The Engagement Party
Proudfoot & Piasecka
Saturday 16 December
“Y’know, ‘those who can’t do, teach’? Well, those who can’t wed, plan.”
Mary Fiore, The Wedding Planner
‘The Engagement Party’ celebrates the coming together of two star-cross’d cheats and their six love-labouring weeks côte à côte in Studio 15. To be (or not to be) joined in holy matrimony over their shared interest in Wagnerian ritual, Sex and the City (The Movie), and the discovery of the Las Vegas of Scotland.
Proudfoot and Piasecka invite you to quaff down a ‘champagne’ cocktail, take your aim at an ‘authentic’ love-themed piñata, gather ‘round the anvil (chorus), and meet the ‘priest’ who will forge their love on their forthcoming special day. They’re wedding in another name but it still smells as sweet.
An art love comes true.
The Engagement Party
Gretna Green, our bolthole at the border. Story-laden flatlands.
The old coaching route now overlined with the A74
I’m weighed down with you
Bogged land, soggy with yearning.
I wish I had a wife to clean my clothes and cut my hair and feed me love.
I miss dates, forget to shower, leave emails unanswered. I tell a friend to meet me one day, only to postpone to two weeks later.
I don’t have sex.
I wish I lived in Las Vegas, I’d get married every day to two different partners, I’d have a small farm and many legitimate children. The children would watch Pinky and The Brain in the way I watch the news and we’d all believe in metempsychosis, the transmigration of souls.
There would be no bouquets in our kitchen but wheatsheafs, braided into halos and hearts, tacked on the wall and wound to her soft neck and perfumed head. Or winged ponytail appendages for my
While I’d tie my knot so many times I’d have no hair left.
I’d sit in my library with ladders and admire soviet art, narrative, talismans. I’d have horseshoes nailed above my hearth spelling out a bigger horseshoe and giant legs– suited with cashmere blue socks – hanging from the ceiling. A goliath I couldn’t be, limb-loosened in desire I couldn’t have.
I’m big money though. Big money in copper coins. Strewn in queenly quantities across the bed, prepared with pink quilts and yielding cushions. With a basin at the bedside for gathering them back up once my cravings are sated.
What lies between the hammer and the anvil?
The dark pools of frosty relations and a lack of filial ties.
My priest will be your priest. We’ll have paper garlands, balloons, wine and cheese. The canapés will be served by waitresses on roller blades in oversized clothing.
You will bitch about my wedding.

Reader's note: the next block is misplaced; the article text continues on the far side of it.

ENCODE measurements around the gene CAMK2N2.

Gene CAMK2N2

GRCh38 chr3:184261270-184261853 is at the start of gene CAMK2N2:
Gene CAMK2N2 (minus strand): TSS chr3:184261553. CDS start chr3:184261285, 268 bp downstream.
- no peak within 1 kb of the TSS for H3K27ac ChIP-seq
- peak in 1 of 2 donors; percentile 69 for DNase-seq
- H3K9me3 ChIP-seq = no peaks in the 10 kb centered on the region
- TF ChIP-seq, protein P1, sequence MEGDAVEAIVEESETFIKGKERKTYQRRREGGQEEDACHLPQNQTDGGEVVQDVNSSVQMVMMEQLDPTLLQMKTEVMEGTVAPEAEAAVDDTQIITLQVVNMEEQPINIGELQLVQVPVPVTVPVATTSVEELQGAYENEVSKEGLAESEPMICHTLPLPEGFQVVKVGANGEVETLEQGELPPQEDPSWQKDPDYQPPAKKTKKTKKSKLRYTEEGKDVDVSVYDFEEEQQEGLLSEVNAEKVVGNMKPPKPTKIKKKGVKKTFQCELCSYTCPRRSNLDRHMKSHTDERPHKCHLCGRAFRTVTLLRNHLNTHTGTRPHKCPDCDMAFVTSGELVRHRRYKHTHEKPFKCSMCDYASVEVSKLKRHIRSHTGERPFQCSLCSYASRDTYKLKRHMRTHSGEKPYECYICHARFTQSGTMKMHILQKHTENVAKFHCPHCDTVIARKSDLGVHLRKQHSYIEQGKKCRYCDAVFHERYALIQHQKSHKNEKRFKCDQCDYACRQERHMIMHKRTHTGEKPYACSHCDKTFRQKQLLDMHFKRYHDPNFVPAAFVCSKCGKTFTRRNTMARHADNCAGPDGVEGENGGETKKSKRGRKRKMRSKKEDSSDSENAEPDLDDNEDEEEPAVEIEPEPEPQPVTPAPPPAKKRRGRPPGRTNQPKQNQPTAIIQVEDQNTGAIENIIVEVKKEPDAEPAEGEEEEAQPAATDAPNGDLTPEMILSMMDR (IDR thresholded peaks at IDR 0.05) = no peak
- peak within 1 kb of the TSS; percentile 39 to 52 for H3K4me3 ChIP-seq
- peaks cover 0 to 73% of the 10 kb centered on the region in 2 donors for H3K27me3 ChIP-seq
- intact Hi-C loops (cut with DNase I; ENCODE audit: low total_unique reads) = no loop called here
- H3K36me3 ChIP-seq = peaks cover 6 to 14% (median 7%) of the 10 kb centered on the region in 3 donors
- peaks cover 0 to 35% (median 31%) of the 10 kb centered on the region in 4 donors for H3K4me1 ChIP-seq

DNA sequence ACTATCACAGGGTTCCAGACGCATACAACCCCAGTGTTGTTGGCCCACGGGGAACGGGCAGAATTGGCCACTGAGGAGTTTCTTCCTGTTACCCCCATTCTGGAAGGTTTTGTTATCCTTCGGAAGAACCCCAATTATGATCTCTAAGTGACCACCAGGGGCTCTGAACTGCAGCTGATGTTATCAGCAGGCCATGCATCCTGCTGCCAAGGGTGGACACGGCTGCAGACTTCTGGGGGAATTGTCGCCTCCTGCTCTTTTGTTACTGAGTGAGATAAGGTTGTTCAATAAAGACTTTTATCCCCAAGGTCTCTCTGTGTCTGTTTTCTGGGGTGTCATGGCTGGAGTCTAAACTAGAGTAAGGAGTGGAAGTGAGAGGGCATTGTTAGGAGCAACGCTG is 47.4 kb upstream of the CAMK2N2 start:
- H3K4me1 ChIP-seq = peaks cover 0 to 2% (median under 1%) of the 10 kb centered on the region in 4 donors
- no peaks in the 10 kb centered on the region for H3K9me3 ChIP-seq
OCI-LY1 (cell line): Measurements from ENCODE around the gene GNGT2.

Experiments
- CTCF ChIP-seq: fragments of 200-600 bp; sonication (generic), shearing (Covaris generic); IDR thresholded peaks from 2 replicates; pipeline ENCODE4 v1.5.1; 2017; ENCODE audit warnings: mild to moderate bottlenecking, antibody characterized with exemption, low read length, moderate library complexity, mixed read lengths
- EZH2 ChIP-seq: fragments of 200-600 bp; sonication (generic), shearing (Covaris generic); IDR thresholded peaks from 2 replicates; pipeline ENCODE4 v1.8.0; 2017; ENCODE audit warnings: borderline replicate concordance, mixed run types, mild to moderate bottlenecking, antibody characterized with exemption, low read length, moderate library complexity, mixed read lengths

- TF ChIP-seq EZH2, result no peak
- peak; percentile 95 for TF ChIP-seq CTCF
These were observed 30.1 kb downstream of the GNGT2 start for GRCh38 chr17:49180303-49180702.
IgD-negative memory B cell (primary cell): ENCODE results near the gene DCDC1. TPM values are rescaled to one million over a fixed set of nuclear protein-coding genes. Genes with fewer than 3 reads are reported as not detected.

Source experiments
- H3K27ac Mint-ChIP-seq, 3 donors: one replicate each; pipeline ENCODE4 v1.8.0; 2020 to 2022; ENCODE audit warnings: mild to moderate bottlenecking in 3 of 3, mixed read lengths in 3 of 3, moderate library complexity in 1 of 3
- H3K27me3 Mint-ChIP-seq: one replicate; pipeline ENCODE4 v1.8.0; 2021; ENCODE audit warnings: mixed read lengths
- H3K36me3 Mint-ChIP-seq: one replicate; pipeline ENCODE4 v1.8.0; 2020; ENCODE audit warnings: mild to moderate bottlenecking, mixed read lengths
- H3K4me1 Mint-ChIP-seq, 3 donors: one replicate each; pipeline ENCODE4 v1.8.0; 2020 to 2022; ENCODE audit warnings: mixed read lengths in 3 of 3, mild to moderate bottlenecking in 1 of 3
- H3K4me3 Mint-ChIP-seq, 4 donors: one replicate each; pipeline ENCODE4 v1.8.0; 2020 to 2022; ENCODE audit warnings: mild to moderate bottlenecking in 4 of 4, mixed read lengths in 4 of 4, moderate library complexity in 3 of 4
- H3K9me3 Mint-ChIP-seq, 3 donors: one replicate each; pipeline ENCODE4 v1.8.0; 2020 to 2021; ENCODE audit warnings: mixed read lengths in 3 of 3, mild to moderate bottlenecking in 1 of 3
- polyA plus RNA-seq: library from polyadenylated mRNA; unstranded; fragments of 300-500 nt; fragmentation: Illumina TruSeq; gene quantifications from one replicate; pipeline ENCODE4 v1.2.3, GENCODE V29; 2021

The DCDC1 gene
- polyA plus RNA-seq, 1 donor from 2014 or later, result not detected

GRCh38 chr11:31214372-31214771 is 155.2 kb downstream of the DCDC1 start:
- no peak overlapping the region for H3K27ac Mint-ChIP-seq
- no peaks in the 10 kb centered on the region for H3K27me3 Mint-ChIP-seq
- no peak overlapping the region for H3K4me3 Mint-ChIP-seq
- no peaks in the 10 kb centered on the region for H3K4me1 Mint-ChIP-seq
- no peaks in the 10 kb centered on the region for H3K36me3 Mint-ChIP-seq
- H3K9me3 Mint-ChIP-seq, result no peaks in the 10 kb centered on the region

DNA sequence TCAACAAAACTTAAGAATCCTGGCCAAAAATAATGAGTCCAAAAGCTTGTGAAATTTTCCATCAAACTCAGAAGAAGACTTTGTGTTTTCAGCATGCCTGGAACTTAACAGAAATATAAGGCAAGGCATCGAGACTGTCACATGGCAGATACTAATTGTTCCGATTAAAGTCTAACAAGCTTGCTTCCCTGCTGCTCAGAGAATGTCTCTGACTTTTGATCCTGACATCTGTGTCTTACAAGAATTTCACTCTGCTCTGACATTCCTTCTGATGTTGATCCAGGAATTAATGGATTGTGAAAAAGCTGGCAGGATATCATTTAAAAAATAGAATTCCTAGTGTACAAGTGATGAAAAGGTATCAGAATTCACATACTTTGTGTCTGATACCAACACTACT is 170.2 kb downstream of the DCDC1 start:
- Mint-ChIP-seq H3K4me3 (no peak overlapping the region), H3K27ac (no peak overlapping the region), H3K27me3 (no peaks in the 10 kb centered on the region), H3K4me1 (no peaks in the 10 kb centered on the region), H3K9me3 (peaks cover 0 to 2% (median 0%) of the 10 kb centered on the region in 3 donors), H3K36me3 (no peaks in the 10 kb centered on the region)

Yet its scale will melt your heart for I have fled evil, I have found what is better.
It may be too cliché to say I’m in love but I’ll wear my bridal dressing gown day and night and we’ll eat pancakes in the mornings. A happy wife is a happy life.
Butter making today!
A mouse that drowned in cream because it stopped swimming,
Something of a metaphor for perseverance.
£1.75 metallic lonely hearts falling in plumes, curdling with the mice
And in the crevices of the wooden trunk
Holding the anvil aloft,
too delicate for blows.
As a toybox child I yearned to be free, juice lemons, and grow to be nine feet tall even though I didn’t know that the foot measure isn’t actually a foot.
And feet aren’t all the same size.
Eros – limb loosener – come savage my feet. Take the whole ass to Achilles too.
Maxwell’s Silver Hammer is my least favourite Beatles’ song. I prefer Verdi or Wagner or Gottfried Benn.
Once upon a time getting married only involved the man going to the woman’s residence. He’d then take her home and they were married. This was the 12th century.
One day the church, wishing to strengthen its standing, flex some muscle, and keep some records for the looming birth of the nation-state decided that, to be considered valid, all marriages would have to have their consent.
And thus appeared the mighty marriage certificate. Backdated to please your parents or legitimise your children like mine on the farm.
Basically because the offspring of the aristocracy were often the targets of “bigamists and penniless opportunists”.
As an offspring of the aristocracy, I can happily say we are the bigamists and opportunists, just the ones with the money to write the history books. I’ll make sure you get a first in your exam.
In Gretna Green I read out early lonely hearts stapled to the wall.
We have a repentance stool and think the bed trick quite neat.
Marriage is invalid if conducted in the hours of darkness.
I’d like a little turtle dove to stand beside me with a veil on and little kid gloves on.
Greasy hair to gauzy face
Tongue shattered; handfasting
An un-upholstered love
We’ll ignore the glaring truth of my marriage and conduct The Affair in the light of powder-blue mornings, untouched gin fizzing on the bedside table.